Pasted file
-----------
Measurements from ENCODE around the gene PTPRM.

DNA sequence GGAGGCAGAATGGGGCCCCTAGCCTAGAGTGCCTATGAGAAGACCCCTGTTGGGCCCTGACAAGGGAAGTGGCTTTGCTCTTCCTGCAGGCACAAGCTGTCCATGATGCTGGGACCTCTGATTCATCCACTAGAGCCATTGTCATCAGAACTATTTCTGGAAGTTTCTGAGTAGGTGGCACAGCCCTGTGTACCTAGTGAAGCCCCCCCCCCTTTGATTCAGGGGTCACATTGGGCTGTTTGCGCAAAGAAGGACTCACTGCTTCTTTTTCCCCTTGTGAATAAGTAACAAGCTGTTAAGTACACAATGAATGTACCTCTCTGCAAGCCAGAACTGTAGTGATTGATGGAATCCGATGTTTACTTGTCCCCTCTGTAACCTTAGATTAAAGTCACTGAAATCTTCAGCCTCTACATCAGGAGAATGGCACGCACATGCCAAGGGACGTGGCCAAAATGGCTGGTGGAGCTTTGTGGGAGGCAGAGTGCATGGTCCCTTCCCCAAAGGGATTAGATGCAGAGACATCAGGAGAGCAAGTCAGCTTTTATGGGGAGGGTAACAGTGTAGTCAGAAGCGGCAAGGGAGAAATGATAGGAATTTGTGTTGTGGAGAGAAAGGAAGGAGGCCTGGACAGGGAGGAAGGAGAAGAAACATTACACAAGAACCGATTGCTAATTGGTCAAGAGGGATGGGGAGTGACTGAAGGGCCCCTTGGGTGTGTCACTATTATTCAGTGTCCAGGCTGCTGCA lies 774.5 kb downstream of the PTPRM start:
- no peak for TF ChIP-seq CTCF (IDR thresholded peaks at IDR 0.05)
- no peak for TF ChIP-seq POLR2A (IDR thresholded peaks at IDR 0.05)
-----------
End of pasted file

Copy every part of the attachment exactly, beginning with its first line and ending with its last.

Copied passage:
Measurements from ENCODE around the gene PTPRM.

DNA sequence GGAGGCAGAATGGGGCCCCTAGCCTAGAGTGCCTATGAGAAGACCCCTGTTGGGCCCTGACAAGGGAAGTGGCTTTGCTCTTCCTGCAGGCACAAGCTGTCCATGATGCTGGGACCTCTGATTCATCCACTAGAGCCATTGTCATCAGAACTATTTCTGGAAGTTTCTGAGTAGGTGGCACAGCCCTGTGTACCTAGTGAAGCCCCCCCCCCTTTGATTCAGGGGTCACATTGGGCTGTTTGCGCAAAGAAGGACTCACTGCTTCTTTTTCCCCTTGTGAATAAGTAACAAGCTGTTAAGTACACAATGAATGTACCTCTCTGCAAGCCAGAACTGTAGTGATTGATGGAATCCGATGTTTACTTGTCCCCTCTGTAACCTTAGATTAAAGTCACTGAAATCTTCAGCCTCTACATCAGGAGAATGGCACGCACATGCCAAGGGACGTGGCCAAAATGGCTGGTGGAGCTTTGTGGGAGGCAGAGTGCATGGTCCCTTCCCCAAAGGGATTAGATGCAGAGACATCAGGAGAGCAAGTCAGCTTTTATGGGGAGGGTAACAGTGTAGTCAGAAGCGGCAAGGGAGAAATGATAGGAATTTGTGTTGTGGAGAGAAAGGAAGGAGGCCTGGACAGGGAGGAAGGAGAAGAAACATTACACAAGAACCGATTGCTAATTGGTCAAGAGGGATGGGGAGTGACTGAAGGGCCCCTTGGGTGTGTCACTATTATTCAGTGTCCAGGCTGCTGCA lies 774.5 kb downstream of the PTPRM start:
- no peak for TF ChIP-seq CTCF (IDR thresholded peaks at IDR 0.05)
- no peak for TF ChIP-seq POLR2A (IDR thresholded peaks at IDR 0.05)